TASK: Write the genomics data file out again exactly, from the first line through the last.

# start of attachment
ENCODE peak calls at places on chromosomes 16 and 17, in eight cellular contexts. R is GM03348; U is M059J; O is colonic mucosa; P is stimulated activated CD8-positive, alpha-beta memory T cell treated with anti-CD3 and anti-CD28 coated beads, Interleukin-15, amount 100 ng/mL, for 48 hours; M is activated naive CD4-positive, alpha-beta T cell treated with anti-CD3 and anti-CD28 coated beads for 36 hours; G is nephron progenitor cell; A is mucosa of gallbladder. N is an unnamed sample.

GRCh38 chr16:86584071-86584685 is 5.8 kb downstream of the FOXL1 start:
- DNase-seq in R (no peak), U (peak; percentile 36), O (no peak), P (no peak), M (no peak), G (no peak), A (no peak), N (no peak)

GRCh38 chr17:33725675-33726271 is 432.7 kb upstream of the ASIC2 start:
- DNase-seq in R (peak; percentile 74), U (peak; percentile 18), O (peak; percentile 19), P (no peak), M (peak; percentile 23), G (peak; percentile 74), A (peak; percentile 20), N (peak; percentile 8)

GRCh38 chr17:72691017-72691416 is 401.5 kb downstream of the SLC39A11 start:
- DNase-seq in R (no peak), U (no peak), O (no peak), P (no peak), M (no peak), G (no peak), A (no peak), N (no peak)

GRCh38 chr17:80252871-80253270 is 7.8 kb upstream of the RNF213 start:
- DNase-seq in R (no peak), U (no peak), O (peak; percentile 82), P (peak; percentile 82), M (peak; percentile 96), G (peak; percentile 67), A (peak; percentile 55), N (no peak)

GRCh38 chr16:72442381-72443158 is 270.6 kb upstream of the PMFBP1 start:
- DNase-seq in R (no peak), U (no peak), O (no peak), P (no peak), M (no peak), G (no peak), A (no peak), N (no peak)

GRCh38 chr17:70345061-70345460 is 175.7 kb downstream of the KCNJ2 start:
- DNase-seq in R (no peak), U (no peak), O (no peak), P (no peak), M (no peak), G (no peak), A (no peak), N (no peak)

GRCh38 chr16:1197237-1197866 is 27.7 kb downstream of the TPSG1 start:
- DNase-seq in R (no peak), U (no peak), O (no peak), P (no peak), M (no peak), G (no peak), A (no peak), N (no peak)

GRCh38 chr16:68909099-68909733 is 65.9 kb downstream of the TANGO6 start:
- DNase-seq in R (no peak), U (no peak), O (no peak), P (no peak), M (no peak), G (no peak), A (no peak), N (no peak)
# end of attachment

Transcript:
ENCODE peak calls at places on chromosomes 16 and 17, in eight cellular contexts. R is GM03348; U is M059J; O is colonic mucosa; P is stimulated activated CD8-positive, alpha-beta memory T cell treated with anti-CD3 and anti-CD28 coated beads, Interleukin-15, amount 100 ng/mL, for 48 hours; M is activated naive CD4-positive, alpha-beta T cell treated with anti-CD3 and anti-CD28 coated beads for 36 hours; G is nephron progenitor cell; A is mucosa of gallbladder. N is an unnamed sample.

GRCh38 chr16:86584071-86584685 is 5.8 kb downstream of the FOXL1 start:
- DNase-seq in R (no peak), U (peak; percentile 36), O (no peak), P (no peak), M (no peak), G (no peak), A (no peak), N (no peak)

GRCh38 chr17:33725675-33726271 is 432.7 kb upstream of the ASIC2 start:
- DNase-seq in R (peak; percentile 74), U (peak; percentile 18), O (peak; percentile 19), P (no peak), M (peak; percentile 23), G (peak; percentile 74), A (peak; percentile 20), N (peak; percentile 8)

GRCh38 chr17:72691017-72691416 is 401.5 kb downstream of the SLC39A11 start:
- DNase-seq in R (no peak), U (no peak), O (no peak), P (no peak), M (no peak), G (no peak), A (no peak), N (no peak)

GRCh38 chr17:80252871-80253270 is 7.8 kb upstream of the RNF213 start:
- DNase-seq in R (no peak), U (no peak), O (peak; percentile 82), P (peak; percentile 82), M (peak; percentile 96), G (peak; percentile 67), A (peak; percentile 55), N (no peak)

GRCh38 chr16:72442381-72443158 is 270.6 kb upstream of the PMFBP1 start:
- DNase-seq in R (no peak), U (no peak), O (no peak), P (no peak), M (no peak), G (no peak), A (no peak), N (no peak)

GRCh38 chr17:70345061-70345460 is 175.7 kb downstream of the KCNJ2 start:
- DNase-seq in R (no peak), U (no peak), O (no peak), P (no peak), M (no peak), G (no peak), A (no peak), N (no peak)

GRCh38 chr16:1197237-1197866 is 27.7 kb downstream of the TPSG1 start:
- DNase-seq in R (no peak), U (no peak), O (no peak), P (no peak), M (no peak), G (no peak), A (no peak), N (no peak)

GRCh38 chr16:68909099-68909733 is 65.9 kb downstream of the TANGO6 start:
- DNase-seq in R (no peak), U (no peak), O (no peak), P (no peak), M (no peak), G (no peak), A (no peak), N (no peak)